It is interesting that all observed conversion results did not differ between male and female patients. One might expect that androgen conversion to estrogens is increased in female as compared with male patients. However, on the local level of macrophage-mediated androgen conversion, no obvious differences exist between the gender groups. It is well-known that female patients have an increased incidence of autoimmune diseases. Thus, it seems obvious that circulating estrogens from the ovaries support the autoimmune process in the reproductive phase of a woman. This is most probably due to the estrogenic support of the adaptive immune system [32, 33]. In RA patients, this might well happen 10 years before disease outbreak because autoimmune phenomena are present in the presymptomatic phase of the disease . However, in the advanced phase of the destructive joint disease, when other cell types such as macrophages, neutrophils, and fibroblasts play a local inflammatory role, circulating estrogens are less important (postmenopausal). In this latter situation, estrogens are locally converted from circulating adrenal prehormones such as DHEAS and androstenedione, the serum levels of which are not largely different between male and female subjects. This aspect and the fact that macrophages as well as fat cells convert prehormones independently of gender, explain the similar results in female and male patients.
At this point, the next important question appears to be whether, or not, these changes are specific for RA patients. We think that observed differences between OA and RA patients (5α-hydroxylation) are not specific for RA patients because, most probably, increased hormone conversion has not been evolutionarily conserved for a specific disease. We recently demonstrated a concept regarding why most of the observed changes during the symptomatic phase of an inflammatory disease, particularly in the symptomatic phase, are not specific for a certain inflammatory process . This theory, presentation of which goes beyond the scope of this article, can explain why many similar phenomena appear in very different chronic inflammatory diseases .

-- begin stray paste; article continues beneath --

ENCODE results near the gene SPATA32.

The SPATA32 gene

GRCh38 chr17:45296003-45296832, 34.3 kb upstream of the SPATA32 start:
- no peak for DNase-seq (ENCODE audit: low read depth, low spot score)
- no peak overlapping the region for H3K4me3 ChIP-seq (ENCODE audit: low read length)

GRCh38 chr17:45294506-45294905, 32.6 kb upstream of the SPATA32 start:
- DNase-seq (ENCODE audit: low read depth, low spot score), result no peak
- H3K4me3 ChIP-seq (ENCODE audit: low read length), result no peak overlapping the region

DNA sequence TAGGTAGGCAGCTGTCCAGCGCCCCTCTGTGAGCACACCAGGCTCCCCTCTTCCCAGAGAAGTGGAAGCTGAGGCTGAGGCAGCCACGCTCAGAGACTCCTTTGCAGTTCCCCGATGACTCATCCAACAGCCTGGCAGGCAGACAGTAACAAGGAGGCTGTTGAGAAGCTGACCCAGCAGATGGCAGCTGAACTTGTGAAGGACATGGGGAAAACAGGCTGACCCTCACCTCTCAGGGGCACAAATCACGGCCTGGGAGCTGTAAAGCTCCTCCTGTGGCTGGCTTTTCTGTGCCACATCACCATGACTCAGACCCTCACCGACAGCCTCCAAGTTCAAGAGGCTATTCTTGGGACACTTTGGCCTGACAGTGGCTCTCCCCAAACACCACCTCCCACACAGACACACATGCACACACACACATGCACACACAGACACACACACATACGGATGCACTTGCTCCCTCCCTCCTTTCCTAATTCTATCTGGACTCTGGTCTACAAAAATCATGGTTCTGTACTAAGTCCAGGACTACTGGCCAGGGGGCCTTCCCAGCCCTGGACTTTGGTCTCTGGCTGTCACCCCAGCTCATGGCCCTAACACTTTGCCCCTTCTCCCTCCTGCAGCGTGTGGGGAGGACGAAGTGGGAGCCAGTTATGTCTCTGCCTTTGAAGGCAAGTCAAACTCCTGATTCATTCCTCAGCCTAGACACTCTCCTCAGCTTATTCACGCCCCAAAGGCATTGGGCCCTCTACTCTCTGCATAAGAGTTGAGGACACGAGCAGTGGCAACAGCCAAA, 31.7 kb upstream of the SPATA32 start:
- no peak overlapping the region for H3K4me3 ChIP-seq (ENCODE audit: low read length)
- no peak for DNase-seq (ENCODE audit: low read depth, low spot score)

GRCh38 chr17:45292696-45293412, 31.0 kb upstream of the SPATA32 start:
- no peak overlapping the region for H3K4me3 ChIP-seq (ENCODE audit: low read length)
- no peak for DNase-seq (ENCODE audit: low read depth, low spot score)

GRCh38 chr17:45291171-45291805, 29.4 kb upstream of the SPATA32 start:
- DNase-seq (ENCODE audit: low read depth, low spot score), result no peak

This study revealed that synovial tissue of patients with RA and OA demonstrated increased aromatization and 16α-hydroxylation irrespective of gender and therapy. These stimulated, central enzyme pathways can be inhibited by administration of the two androgens ASD and testosterone. This study provides a further rationale to treat RA patients with ASD and testosterone in order to inhibit aromatization and 16α-hydroxylation and to increase availability of local androgens. Further studies are needed to investigate the molecular mechanisms as to how ASD and testosterone are able to inhibit these two important proinflammatory enzyme pathways in synovial cells of RA and OA patients.
alkaline phosphatase-anti-alkaline phosphatase
cluster of differentiation
fetal calf serum
non-steroidal anti-inflammatory drug
hydroxy- or hydroxylated
phosphate buffered saline
reverse-phase high-performance liquid chromatography
- RPMI medium:
Rose Park Memorial Institute medium
Danenberg HD, Alpert G, Lustig S, Ben-Nathan D: Dehydroepiandrosterone protects mice from endotoxin toxicity and reduces tumor necrosis factor production. Antimicrob Agents Chemother. 1992, 36: 2275-2279.
Daynes RA, Araneo BA, Ershler WB, Maloney C, Li GZ, Ryu SY: Altered regulation of IL-6 production with normal aging. Possible linkage to the age-associated decline in dehydroepiandrosterone and its sulfated derivative. J Immunol. 1993, 150: 5219-5230.
Li ZG, Danis VA, Brooks PM: Effect of gonadal steroids on the production of IL-1 and IL-6 by blood mononuclear cells in vitro. Clin Exp Rheumatol. 1993, 11: 157-162.
Cutolo M, Accardo S, Villaggio B, Barone A, Sulli A, Balleari E, Bason C, Felli L, Granata OM, Amodio R, Castagnetta L: Androgen metabolism and inhibition of interleukin-1 synthesis in primary cultured human synovial macrophages. Mediat Inflam. 1995, 4: 138-145.